June 2018 Abstracts

A Novel Approach for Enhanced Color Intensity and Uniformity in Leather Dyeing

by Sujata Mandal, J. Durga, G. Jothi, Malathy Jawahar and C. Muralidharan

Dyeing is a significant process step in leather making that is carried out to enhance the aesthetics of the tanned hides and skins. Due to the heterogeneous nature of the skin matrix, obtaining leathers with consistent color is challenging. The present study describes application of hydrotalcite-like inorganic synthetic material (HTLM) during leather dyeing to bring color uniformity among leathers by maximizing the color intensity within the skin and among the skins processed in a batch. The HTLM has been used in an interim step between two phases of dyeing that enhanced shade intensity as well as color consistency through modification of the leather surface chemically. The efficacy of the HTLM for enhanced color intensity and uniformity in leather has been investigated. Influence of the HTLM on the physicals characteristics like, perspiration, color fastness to light and dry/wet rub are also studied.

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Potentilla Erecta (L.) Raeusch as an Alternative Source of Environmentally Friendly Polyphenols for Leather Tanning

by Virgilijus Valeika, Birute Sapijanskaite, Justa Sirvaityte, ViktoriiaI Plavan and Rasa Alaburdaite

High content of polyphenols in plant extracts explains their biological activitity. These extracts also can be used in antimicrobial therapy as an alternative to chemical drugs. A large number of hydroxyl and other functional groups in the polyphenols preconditions formation of strong cross-links with proteins and other macromolecules. The leather tanning technology, known as vegetable tanning, was the prevailing process for leather manufacturers over centuries until it has gradually been displaced by tanning with a use of inorganic chromium compounds by the end of the 19th century. Unfortunately, the vegetable sources with importance for leather tanning are limited in number of plant materials. Potentilla is considered as a tannin-rich plant. It is estimated that tannin content in Potentilla Erecta (L.) Raeusch is approx. 15-22%. The results of the present study have shown that Potentilla Erecta (L.) Raeusch can be characterized as a potential tannin rich plant source for leather tanning industry. The extracts of Potentilla mainly contain condensed tannins, but also some amounts of hydrolysable tannins are present. The yield of the extractives from Potentilla rootstocks was found to be 21.3%: 11.5% tannins and 9.8% non-tannins. The tannin content in Potentilla is comparable to the ones extracted from Ouebracho and Chestnut wood, tannins that are used widely in leather industry.

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A Novel Approach for Lightfast Wet-white Leather Manufacture Based on Sulfone Syntan-aluminum Tanning Agent Combination Tannage

by Long Zhang, Xinyu Zhao, Chunhua Wang and Wei Lin

Wet-white tanning as an eco-friendly leather-making process has been attracting considerable attention. Herein, we have investigated a novel combination tannage for lightfast wet-white leather based on sulfone syntan and aluminium tanning agent. By optimizing the technology, 10% sulfone syntan and 3% aluminum tanning agent at final pH 4.0 - 4.5 can raise the shrinkage temperature (Ts) of the wet-white leather to ~81°C. The synergistic tanning mechanism of the two has been illustrated. As verified by Zeta potential measurements, the introduction of Al3+ into the sulfone syntan system led to the increase in the isoelectric point (IEP) of wet-white leather, which is favorable for the subsequent post-tanning process. Scanning electron microscope-Energy dispersive X-ray spectroscopy (SEM-EDX) results reveal that sulfone syntan and aluminum tanning agent can be evenly bound within the leather matrix and promote the formation of tightly woven networks of collagen fibers. The novel combination tanning approach not only improves light fastness and lighter shade, but also confers high physical and mechanical properties to the wet-white leather.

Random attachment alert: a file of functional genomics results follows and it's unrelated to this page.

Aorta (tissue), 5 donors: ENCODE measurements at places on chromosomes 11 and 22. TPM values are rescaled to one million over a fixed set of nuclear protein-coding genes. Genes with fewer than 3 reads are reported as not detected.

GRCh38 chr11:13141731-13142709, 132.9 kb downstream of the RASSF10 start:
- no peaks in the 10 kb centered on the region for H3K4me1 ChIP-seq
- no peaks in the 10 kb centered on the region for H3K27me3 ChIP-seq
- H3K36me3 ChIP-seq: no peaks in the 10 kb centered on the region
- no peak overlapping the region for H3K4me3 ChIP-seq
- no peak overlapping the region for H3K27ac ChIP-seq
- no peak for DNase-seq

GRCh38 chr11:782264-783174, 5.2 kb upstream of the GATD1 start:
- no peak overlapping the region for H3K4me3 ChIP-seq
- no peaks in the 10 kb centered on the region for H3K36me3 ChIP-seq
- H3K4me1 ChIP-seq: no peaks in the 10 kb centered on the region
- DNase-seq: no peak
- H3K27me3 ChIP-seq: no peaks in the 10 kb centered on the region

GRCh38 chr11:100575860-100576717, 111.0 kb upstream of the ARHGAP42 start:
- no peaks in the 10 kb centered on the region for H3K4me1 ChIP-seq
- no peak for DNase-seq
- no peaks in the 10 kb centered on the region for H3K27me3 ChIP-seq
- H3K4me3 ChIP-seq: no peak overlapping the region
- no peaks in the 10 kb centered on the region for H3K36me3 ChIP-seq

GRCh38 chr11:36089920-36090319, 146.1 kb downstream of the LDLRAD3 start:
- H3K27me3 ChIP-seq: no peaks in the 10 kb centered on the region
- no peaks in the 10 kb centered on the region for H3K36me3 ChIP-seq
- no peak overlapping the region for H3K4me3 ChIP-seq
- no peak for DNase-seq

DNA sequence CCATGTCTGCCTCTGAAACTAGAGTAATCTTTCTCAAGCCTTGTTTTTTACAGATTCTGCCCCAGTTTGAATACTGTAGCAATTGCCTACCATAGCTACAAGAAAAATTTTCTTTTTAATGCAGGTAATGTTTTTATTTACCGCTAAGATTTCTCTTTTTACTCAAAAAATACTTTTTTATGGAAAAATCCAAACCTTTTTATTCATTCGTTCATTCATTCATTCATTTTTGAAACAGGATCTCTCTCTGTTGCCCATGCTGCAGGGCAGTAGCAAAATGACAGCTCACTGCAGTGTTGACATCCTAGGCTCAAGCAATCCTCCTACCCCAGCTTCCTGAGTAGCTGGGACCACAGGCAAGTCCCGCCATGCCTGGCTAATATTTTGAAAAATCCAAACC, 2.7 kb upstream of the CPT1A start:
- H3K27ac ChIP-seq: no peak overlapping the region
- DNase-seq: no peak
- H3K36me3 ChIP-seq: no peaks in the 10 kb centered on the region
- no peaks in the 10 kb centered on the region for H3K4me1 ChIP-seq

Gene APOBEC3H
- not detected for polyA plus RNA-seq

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Preparation of Formaldehyde-free Melamine Resin using Furfural as Condensation Agent and its Retanning Performances Investigation

by Zhou Ji-bo, Li Pei-lin, Zhou Jian-fei, Liao Xue-pina, and Shi Bi

Amino resins are one of the most important retanning agents used in the leather industry. However, the generally presence of formaldehyde greatly restricts the widespread application of amino resins. In this study, furfural, an organic compound derived from biomass material, was used to substitute for formaldehyde in the synthesis of melamine resin based on an alkaline-acid procedure. The as-synthesized formaldehyde-free melamine resin (MRf) showed excellent performances in leather processing. FTIR and 13C-NMR were used to characterize the chemical structure of MRf. The particle size as well as zeta potential were also determined. The retanning performances of MRf indicated that the overall performances of MRf are comparable to conventional formaldehyde contained melamine resin (MR) and commercial melamine resin (CMR). In particular, the thickness of the leather retanned by MRf was enhanced around 10.33%, which is significantly higher than that of controls MR (6.16%) and CMR (5.94%). Color measurements showed that MRf imparted leather with higher dark intensity. This present work demonstrated that furfural could be a potential candidate to replace formaldehyde in the production of formaldehyde-free melamine resin.

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